In order to achieve this, we experimented with the concept of a ‘Zen’ garden in the centre of the entrance foyer, as the main focal point. The property was essentially designed around this space and consisted of a selection of natural elements such as a large tree, oversized rocks transformed into seating, a symmetrical water feature and internal architecture that surrounded the area to emphasize the space management of the interiors and obtain the all-important ‘indoor-outdoor’ feel.
A similar concept was also applied for another private villa in Dubai Hills. This client requested that water be a big part of the interior design. We experimented with designing the home around a large swimming pool. The entrance to the villa opens onto a large serene external pool around which the main living spaces were created. We further balanced the element of water with live fire elements shielded in tempered glass on both sides of the entrance, as well as within raised platforms within the pool itself.
Another exceptional feature was a glass panel set into the floor allowing guests to look straight into the basement as they entered. This was somewhat of a new concept for us as designing a home around an external place is seen to be more common in European properties than Asian-inspired residences.
Landscaping has become a significant part of luxury residential projects. Is this a worthy investment for owners?
We would most definitely agree that landscaping has become a significant part of luxury residential projects over the years and especially in the region. When designing property in countries with warmer climates, it’s almost impossible not to consider the external landscaping for a more open plan interior. Achieving a flow and balance between the interior and exterior of a property adds to its value and investment and the resale value will always be higher if the two have been designed in tandem.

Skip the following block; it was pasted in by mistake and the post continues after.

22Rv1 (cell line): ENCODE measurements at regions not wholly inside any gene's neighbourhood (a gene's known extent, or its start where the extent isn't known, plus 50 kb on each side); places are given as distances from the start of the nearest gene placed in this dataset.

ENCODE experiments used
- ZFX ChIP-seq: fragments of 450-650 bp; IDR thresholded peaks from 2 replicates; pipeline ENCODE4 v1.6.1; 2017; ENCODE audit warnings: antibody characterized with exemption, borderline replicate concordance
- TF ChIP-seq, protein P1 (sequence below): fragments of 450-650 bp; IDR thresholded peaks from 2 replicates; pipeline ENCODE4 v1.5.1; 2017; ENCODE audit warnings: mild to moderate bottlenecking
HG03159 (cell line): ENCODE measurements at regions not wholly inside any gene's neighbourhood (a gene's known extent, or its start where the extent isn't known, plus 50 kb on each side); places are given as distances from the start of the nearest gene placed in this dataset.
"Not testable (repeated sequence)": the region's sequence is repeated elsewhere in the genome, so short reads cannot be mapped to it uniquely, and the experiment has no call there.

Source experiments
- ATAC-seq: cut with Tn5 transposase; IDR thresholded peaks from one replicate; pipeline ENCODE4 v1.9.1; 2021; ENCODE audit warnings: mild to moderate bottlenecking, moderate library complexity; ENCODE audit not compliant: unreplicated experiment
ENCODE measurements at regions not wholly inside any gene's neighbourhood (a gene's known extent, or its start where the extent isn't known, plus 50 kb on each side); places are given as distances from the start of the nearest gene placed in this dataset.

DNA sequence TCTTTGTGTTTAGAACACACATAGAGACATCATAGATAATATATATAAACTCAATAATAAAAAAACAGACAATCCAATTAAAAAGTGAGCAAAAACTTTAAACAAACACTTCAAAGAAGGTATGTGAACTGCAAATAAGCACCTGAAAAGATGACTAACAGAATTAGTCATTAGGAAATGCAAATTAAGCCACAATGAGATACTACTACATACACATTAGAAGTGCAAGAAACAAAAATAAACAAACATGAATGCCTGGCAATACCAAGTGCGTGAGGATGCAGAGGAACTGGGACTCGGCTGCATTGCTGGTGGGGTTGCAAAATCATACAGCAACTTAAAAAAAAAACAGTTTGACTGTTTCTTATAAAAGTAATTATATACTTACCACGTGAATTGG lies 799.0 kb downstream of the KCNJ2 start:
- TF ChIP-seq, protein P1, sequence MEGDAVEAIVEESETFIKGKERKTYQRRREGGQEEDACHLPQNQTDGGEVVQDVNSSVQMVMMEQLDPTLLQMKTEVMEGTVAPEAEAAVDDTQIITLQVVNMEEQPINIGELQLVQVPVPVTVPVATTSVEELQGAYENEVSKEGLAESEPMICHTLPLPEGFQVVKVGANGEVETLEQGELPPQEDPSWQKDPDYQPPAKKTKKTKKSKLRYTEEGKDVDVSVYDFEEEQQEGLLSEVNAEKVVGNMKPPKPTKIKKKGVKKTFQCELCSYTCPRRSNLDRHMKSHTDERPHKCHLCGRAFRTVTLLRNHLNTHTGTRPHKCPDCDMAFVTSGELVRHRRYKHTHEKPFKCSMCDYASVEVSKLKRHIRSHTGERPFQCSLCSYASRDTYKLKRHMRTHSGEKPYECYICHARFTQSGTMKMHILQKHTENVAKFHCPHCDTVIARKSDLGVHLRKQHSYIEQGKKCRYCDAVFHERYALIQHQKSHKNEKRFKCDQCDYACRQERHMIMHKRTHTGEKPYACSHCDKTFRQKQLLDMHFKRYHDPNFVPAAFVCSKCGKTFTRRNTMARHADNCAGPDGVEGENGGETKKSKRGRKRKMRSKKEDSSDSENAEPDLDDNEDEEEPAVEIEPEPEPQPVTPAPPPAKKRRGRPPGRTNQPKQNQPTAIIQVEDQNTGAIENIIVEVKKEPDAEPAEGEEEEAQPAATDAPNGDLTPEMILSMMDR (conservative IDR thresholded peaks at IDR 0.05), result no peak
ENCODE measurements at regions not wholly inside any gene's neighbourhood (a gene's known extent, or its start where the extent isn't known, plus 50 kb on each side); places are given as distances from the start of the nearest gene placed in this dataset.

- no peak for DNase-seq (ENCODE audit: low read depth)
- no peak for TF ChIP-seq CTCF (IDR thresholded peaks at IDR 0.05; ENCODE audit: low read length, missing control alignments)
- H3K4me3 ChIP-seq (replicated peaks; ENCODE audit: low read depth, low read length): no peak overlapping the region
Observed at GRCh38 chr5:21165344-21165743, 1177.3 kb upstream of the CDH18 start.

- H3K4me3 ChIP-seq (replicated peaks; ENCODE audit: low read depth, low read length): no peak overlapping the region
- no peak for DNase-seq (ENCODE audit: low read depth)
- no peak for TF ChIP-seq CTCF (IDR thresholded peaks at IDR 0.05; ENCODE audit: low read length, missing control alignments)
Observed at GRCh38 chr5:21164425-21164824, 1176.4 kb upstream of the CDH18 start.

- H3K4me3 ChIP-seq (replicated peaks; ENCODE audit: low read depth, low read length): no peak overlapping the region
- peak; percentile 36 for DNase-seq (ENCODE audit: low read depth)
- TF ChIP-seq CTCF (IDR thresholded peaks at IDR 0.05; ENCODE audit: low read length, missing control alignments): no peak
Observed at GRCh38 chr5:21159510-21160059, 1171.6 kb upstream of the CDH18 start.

As interior architects, does exterior design provide a bigger canvas for your overall concept?
Exterior design definitely provides a bigger canvas for our overall concepts, and we focus on these aspects for the majority of our projects. The flow of design from interior to exterior can be found in all of our private villas in Dubai and has become an integral part of our projects.
One great example of this process can be seen in the pool house area from one of our recently completed villas in Emirates Hills. As the pool house was such an important space for our client, it was to be designed in a way that was functional for activities that moved between the interior and exterior.
We ensured that the space had full height windows, sliding doors that could open up half of the space and even incorporated a non-slip floor for pool use.
When moving inside out, there should be continuity and it should feel similar in character to what’s happening indoors. There is always a natural frame created by windows and therefore we like to design spaces that do not interrupt exterior views, especially in upscale areas such as Emirates Hills, where so many properties look out onto pools and verdant golf courses.